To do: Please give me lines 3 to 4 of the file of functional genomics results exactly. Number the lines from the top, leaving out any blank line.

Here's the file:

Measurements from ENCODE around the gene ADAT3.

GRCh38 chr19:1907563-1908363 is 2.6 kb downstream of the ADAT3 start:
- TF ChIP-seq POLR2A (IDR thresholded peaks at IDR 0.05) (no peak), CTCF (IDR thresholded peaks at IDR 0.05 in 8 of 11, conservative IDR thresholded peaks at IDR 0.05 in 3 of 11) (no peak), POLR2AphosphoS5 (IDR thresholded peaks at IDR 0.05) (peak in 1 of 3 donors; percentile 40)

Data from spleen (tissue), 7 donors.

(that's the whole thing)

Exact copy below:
- TF ChIP-seq POLR2A (IDR thresholded peaks at IDR 0.05) (no peak), CTCF (IDR thresholded peaks at IDR 0.05 in 8 of 11, conservative IDR thresholded peaks at IDR 0.05 in 3 of 11) (no peak), POLR2AphosphoS5 (IDR thresholded peaks at IDR 0.05) (peak in 1 of 3 donors; percentile 40)

Data from spleen (tissue), 7 donors.